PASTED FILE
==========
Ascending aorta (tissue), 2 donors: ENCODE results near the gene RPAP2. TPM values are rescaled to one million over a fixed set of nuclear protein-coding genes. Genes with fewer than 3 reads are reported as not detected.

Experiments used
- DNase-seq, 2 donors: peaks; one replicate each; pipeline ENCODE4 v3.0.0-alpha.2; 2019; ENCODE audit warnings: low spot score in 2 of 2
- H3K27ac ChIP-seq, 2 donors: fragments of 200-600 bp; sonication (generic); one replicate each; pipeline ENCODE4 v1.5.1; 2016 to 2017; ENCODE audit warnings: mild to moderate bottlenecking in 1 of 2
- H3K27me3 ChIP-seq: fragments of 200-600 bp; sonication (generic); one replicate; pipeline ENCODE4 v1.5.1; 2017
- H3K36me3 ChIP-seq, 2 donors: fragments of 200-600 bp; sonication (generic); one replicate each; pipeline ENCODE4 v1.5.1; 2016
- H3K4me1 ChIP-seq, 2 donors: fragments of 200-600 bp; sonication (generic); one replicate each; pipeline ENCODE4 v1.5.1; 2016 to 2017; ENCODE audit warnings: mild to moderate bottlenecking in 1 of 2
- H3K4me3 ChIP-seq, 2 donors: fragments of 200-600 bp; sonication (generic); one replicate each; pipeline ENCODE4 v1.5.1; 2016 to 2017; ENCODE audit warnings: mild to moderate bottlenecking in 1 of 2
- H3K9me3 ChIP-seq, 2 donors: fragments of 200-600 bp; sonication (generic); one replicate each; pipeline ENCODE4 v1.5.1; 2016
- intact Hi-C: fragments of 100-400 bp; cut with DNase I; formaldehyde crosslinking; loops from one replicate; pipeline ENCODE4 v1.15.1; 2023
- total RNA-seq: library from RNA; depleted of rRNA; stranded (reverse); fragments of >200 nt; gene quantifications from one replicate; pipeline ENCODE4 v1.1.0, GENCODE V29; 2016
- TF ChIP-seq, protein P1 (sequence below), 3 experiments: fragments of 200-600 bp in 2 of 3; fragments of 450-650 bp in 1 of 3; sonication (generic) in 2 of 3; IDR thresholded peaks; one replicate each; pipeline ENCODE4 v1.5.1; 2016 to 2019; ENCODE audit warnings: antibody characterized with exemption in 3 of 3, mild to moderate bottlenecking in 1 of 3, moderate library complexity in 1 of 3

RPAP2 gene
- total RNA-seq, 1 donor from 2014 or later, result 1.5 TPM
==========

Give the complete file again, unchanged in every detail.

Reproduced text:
Ascending aorta (tissue), 2 donors: ENCODE results near the gene RPAP2. TPM values are rescaled to one million over a fixed set of nuclear protein-coding genes. Genes with fewer than 3 reads are reported as not detected.

Experiments used
- DNase-seq, 2 donors: peaks; one replicate each; pipeline ENCODE4 v3.0.0-alpha.2; 2019; ENCODE audit warnings: low spot score in 2 of 2
- H3K27ac ChIP-seq, 2 donors: fragments of 200-600 bp; sonication (generic); one replicate each; pipeline ENCODE4 v1.5.1; 2016 to 2017; ENCODE audit warnings: mild to moderate bottlenecking in 1 of 2
- H3K27me3 ChIP-seq: fragments of 200-600 bp; sonication (generic); one replicate; pipeline ENCODE4 v1.5.1; 2017
- H3K36me3 ChIP-seq, 2 donors: fragments of 200-600 bp; sonication (generic); one replicate each; pipeline ENCODE4 v1.5.1; 2016
- H3K4me1 ChIP-seq, 2 donors: fragments of 200-600 bp; sonication (generic); one replicate each; pipeline ENCODE4 v1.5.1; 2016 to 2017; ENCODE audit warnings: mild to moderate bottlenecking in 1 of 2
- H3K4me3 ChIP-seq, 2 donors: fragments of 200-600 bp; sonication (generic); one replicate each; pipeline ENCODE4 v1.5.1; 2016 to 2017; ENCODE audit warnings: mild to moderate bottlenecking in 1 of 2
- H3K9me3 ChIP-seq, 2 donors: fragments of 200-600 bp; sonication (generic); one replicate each; pipeline ENCODE4 v1.5.1; 2016
- intact Hi-C: fragments of 100-400 bp; cut with DNase I; formaldehyde crosslinking; loops from one replicate; pipeline ENCODE4 v1.15.1; 2023
- total RNA-seq: library from RNA; depleted of rRNA; stranded (reverse); fragments of >200 nt; gene quantifications from one replicate; pipeline ENCODE4 v1.1.0, GENCODE V29; 2016
- TF ChIP-seq, protein P1 (sequence below), 3 experiments: fragments of 200-600 bp in 2 of 3; fragments of 450-650 bp in 1 of 3; sonication (generic) in 2 of 3; IDR thresholded peaks; one replicate each; pipeline ENCODE4 v1.5.1; 2016 to 2019; ENCODE audit warnings: antibody characterized with exemption in 3 of 3, mild to moderate bottlenecking in 1 of 3, moderate library complexity in 1 of 3

RPAP2 gene
- total RNA-seq, 1 donor from 2014 or later, result 1.5 TPM